Role-playing teaches senior leaders about power, discrimination

| August 4, 2011 | 0 Comments
Soldiers exchange chips for class position during Team EO and EEO’s “Star Power” exercise, July 19, Fort Shafter, to understand the relationship between power and discrimination. (Courtesy of U.S. Army-Pacific Public Affairs)

Soldiers exchange chips for class position during Team EO and EEO’s “Star Power” exercise, July 19, Fort Shafter, to understand the relationship between power and discrimination. (Courtesy of U.S. Army-Pacific Public Affairs)

Staff Sgt. Cashmere C. Jefferson
U.S. Army-Pacific Public Affairs

Participants leave their ranks at the door

FORT SHAFTER — Equal Opportunity and Equal Employment Opportunity teams trained more than 750 senior military and civilian leaders about how junior enlisted Soldiers and junior officers sometimes feel they are being treated.

Four training sessions were held at Schofield Barracks and here, July 18-19.

“This exercise could make you upset,” said Lt. Col. Darren Holbrook, Equal Opportunity program manager, U.S. Army-Pacific. “Please take off your rank.”

All participants, from brigadier generals to sergeants first class, had to remove their rank from their uniforms.

“The ‘Star Power’s’ objective is to help the participants understand the impact of power on the ‘dominant group’ and the ‘out groups,’ while understanding the relationship between power and discrimination,” said Master Sgt. Marlon Moore, Team EO, USARPAC. “This was done for the purpose of ensuring everyone is treated equally at the start of the exercise.”

The opening remarks and rules for each session were conducted by senior officer representatives, including Col. Latonya Lynn, 8th Military Police Brigade, 8th Theater Sustainment Command; Col. Mathew Kelley, 25th Infantry Division; Jon Lee, 9th Mission Support Command; and Brig. Gen. William Scott, 311th Signal Command.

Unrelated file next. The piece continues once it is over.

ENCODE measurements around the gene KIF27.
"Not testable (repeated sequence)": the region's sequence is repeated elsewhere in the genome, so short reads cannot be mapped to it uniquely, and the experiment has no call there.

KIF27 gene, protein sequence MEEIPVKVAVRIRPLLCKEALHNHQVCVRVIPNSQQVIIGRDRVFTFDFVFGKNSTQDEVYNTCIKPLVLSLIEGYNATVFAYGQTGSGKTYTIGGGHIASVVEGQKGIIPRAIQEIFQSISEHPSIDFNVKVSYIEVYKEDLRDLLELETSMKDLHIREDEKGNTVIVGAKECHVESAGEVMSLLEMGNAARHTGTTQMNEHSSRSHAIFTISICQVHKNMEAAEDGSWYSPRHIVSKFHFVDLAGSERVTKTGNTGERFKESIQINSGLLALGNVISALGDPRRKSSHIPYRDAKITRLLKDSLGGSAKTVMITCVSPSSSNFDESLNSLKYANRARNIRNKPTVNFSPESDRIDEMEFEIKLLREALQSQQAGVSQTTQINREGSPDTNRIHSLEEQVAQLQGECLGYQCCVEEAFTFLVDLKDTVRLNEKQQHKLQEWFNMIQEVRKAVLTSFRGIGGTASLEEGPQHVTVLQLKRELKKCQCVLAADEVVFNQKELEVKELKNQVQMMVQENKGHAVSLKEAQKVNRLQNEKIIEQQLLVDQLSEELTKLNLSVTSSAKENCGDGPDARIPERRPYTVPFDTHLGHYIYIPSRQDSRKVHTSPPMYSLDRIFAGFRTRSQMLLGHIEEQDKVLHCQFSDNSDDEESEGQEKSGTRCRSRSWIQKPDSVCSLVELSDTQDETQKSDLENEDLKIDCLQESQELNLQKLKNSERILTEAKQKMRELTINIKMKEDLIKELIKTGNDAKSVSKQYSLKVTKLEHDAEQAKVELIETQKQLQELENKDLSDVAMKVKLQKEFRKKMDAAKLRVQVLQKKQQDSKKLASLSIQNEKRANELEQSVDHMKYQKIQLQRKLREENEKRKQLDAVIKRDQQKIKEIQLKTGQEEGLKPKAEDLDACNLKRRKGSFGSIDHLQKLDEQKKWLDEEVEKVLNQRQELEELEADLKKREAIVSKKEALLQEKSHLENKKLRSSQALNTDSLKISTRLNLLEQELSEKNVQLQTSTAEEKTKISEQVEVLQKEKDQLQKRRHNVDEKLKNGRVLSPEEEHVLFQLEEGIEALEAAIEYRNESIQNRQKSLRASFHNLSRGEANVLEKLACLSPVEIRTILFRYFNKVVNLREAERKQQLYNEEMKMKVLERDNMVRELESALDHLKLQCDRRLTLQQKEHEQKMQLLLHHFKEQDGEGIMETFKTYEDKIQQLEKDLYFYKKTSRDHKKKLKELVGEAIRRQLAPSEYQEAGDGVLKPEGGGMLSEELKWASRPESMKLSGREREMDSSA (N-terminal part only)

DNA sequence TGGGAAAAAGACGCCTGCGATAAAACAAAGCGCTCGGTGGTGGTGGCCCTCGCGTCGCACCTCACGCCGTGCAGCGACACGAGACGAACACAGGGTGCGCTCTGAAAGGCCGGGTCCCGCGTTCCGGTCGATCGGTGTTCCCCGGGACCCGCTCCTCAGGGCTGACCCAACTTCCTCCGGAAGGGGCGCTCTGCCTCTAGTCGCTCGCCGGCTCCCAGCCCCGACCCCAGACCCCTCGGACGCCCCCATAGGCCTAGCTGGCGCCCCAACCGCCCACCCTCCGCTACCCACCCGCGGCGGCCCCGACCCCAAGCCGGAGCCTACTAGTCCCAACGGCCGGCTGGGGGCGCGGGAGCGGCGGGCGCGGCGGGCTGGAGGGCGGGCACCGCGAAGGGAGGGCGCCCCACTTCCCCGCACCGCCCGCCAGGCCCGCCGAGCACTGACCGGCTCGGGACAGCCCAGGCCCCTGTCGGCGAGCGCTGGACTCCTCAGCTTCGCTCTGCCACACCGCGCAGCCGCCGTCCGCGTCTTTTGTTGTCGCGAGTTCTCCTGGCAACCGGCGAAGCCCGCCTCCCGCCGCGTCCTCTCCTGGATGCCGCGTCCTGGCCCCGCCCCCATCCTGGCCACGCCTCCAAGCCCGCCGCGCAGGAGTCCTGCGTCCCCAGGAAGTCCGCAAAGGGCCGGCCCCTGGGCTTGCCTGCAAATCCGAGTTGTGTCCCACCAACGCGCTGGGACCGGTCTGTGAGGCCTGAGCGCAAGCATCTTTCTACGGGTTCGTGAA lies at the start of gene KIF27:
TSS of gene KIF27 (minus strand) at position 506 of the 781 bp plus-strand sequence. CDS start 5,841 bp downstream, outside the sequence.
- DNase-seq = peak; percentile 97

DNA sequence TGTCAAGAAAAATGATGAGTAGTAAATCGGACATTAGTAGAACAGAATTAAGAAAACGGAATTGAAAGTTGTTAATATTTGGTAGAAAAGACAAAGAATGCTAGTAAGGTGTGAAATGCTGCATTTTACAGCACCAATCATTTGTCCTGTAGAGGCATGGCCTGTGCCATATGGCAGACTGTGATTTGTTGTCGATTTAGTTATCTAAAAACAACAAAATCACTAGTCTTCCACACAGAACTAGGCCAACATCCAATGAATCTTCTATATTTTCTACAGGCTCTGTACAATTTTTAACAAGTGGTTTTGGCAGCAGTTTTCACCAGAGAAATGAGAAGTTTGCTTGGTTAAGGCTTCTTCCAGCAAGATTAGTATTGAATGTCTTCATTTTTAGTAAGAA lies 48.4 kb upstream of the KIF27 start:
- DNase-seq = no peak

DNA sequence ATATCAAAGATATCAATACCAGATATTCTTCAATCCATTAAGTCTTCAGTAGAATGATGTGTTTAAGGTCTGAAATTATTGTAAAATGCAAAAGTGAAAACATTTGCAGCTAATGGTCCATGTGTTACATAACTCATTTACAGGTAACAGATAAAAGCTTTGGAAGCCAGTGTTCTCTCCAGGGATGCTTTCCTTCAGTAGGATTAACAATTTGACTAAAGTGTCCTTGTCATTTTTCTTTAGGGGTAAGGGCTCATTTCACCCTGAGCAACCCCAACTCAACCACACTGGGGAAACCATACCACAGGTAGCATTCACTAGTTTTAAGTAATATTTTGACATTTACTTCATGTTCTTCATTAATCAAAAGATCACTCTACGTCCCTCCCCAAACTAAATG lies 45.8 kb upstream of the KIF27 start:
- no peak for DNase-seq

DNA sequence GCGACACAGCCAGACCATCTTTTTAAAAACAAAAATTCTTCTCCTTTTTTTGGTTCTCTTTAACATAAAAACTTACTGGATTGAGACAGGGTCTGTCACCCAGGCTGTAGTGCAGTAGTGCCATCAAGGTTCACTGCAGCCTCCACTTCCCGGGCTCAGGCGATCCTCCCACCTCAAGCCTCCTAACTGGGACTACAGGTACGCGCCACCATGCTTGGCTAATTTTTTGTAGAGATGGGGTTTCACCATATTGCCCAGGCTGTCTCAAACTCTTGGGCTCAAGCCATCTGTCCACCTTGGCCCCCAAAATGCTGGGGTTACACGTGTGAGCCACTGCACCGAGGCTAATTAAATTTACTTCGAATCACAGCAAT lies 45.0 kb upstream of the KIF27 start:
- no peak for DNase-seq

A “breakout” exercise then evaluated how people are treated by different classes of society.

“The exercise showed how individual behaviors changed based on their role in their organization or society,” Moore said. “Senior leaders were able to observe what happens as people achieve power, and how that new power changed their behavior, which ultimately influenced the dynamics of that group.”

Five color chips and values were handed out to all participants, and they were given three chances to either keep or exchange their chips.

After each trading session, participants were then broken down into three distinct groups; the squares, which represented upper-class society or senior leaders; the circles, which represented middle-class society or junior leaders; and the triangles, which represented low-class society or lower enlisted.

“The training showed senior leaders that the EO program can help develop a more cohesive unit that has a direct impact on mission readiness,” said Sgt. Maj. Reynald Domingo, Team EO sergeant major, USARPAC.

“It also showed that treating everyone with dignity and respect contributes to better retention, unit morale (and) reduction in suicides, and (also) promotes a healthy command environment,” he said.

 

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